Ohiofarmgirl's Adventures in The Good Land is largely a fish out of water tale about how I eventually found my footing on a small farm in an Amish town. We are a mostly organic, somewhat self sufficient, sustainable farm in Ohio. There's action and adventure and I'll always tell you the truth about farming.


Tuesday, June 5, 2012

The Path to Lettuce

One of the things I determined to do this summer is work on all those little areas around the property that are just annoying me. The gate that doesn't work, the soggy areas that are mud pits, the extra steps I have to take to go around some weird thing, that stupid wisteria that is taking over the garage...or that corner that just looks ugly.
Little Red and the last big rock

All of these small projects have been overlooked because of lack of time, money, inspiration, or just don't see them anymore and just put up with. They all seem like minor projects without a lot of merit...but once taken care off they somehow make my life and work much easier.

An example of this is the kitchen faucet that I hated since we got here. Finally we spent the $100 and took the 20 minutes needed to replace it - and my life has improve at least 37%. And my effectiveness in the kitchen has probably increased about 78% with this small change.

Done!
This is why I finally spent the $16 for gravel needed to work on my lettuce path. The front garden has typically been my last planting project. Its a soggy area that is the last to dry out, has difficult soil, and has a lot of ornamental plants (from the previous owners).  It always gets shoved to the bottom of my to-do list. However, its the most easy to access garden as its right across from my front door and once its spiffed up its the most pleasant place to sit and enjoy. So I decided to tackle the problem of the soggy pathway that kept me from getting to one of the planting boxes.
Does everyone know how to take your truck to the gravel yard? Its my favorite thing and I'm such a constant customer when the loader guy sees my truck, he instantly heads for his bobcat, waves and yells, "The usual?"

Getting your own gravel is fun and easy. We go to one of those mulch places in the closest big town. Drive your truck onto the weigh station (follow the signs once inside the yard), stop where indicated, wait for them to wave or flash the green light, then find the gravel size (8 Limestone is my favorite), and carefully back into that section. Leave room on one side for the loader to scoop up the gravel and pour it into the back of your truck. I get just over a ton - and my loader guy  knows it. That's about one and half scoops from his bucket loader.

Then just pull around to the weigh station again so they can tell how much gravel you got, park nearby, then go in and pay. Easy peasy. Just make sure you aren't a road hazard - brush off your tailgate and bring a tarp if you get dirt or compost that will fly all around and ruin the day of the folks who are tailgatin' you in their convertible. But they might have deserved that face full of compost, if you know what I mean....

I have lots of pots of lavender which will thrive along the new gravel pathway.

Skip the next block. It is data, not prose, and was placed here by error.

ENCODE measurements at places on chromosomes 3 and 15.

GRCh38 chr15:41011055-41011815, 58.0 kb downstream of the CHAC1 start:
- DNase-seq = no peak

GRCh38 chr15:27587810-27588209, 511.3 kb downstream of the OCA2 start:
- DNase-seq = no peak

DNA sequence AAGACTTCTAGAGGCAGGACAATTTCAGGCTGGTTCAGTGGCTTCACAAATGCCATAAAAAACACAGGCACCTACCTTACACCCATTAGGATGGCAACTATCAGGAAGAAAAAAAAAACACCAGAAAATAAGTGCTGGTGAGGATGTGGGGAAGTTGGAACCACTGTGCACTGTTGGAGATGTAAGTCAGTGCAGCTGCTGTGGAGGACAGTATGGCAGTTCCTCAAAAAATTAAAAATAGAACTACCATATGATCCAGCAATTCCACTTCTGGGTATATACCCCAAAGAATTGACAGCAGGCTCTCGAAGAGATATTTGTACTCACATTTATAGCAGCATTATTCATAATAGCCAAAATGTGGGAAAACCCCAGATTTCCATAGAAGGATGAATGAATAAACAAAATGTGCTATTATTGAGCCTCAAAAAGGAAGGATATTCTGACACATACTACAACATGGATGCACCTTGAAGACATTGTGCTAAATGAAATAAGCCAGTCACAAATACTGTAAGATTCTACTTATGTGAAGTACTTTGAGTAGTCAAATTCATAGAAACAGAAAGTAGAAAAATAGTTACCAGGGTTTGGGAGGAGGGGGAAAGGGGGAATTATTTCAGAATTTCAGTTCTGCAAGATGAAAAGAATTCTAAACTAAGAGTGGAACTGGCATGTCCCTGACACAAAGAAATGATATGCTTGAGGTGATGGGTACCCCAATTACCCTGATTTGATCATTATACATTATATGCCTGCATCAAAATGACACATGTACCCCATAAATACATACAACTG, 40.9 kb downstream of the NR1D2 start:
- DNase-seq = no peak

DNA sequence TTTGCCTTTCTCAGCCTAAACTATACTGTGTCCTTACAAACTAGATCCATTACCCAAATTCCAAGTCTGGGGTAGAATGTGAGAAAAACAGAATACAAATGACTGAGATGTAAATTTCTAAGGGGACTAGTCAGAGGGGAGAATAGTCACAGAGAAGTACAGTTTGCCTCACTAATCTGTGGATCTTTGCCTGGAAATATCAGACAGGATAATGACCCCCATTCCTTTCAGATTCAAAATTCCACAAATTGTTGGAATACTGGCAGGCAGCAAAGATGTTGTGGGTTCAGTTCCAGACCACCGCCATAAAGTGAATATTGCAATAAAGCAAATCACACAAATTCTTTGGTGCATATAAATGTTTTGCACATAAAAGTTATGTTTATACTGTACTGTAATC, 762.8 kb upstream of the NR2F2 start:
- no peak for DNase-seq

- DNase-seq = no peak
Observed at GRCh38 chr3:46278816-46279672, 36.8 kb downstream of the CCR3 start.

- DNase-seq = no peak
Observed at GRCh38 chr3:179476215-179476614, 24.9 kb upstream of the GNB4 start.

The problems I needed to solve with this path were to make it easy to get around the main bed and to the raised lettuce bed, get rid of the stupid grass which was impossible to mow, and make the path deep enough that the soggy ground wouldn't ruin my day when I went out there. And I wanted it to look nicer too.

I started by laying feed sacks down where the path would be to keep the grass from growing up thru the gravel. Then I rounded up some big stepping stones - I had some nice ones and then I also just found some big rocks around the property. I found some smaller rocks to act as the edge of the path.

Then it was a whole lot of trollying the gravel from the back of the truck to the path, making sure the stepping stones were even, and filling in all the gaps. I was thrilled when I placed the last big rock. My goal for this garden is to raise the whole thing up to keep it from being a swamp. Not only will it be more pleasant, it will be more productive and it will be easier to work in this are.

The daisies are just about ready to pop!

An extra bonus was that the new path created a new planting area on the left. The next time I go into town I'll get some more compost and fill in this new growing area.

I'd say this project was definitely worth the $16.

Happy Tuesday everyone! Anyone else working on those annoying little projects? Time to bring them to the top of the list.

7 comments:

Jody said...

You have no idea how much I can relate to what your saying. Our basement bathroom has needed trim for 5 years. Last week I finally took the time to do it. Such a small thing that's made me so darn happy! You must be feeling like a million bucks for all the stuff you're getting done around there!

Linda said...

Great job!

freemotion said...

Bee-yoo-T-full!

David said...

Busy busy!

AZdesertFarmer said...

Just got a tractor. Now I have a whole new list of projects to do.

The Framing Fashionista said...

We've done lots of those little fix-its as we're getting ready to move so the house would be ready to sell. We keep asking ourselves, why didn't we do this six years ago??? Next house, small projects = bigger priority!

That path looks great! Well worth the $16!

Chai Chai said...

Path to Lettuce, is that close to the Road to Perdition?

I got this link from over at Krazo Acres and immediately thought of you!

http://theprairiecat.blogspot.com/2012/06/tale-of-vent-kitty.html?showComment=1339030524701#c5459650954908256878

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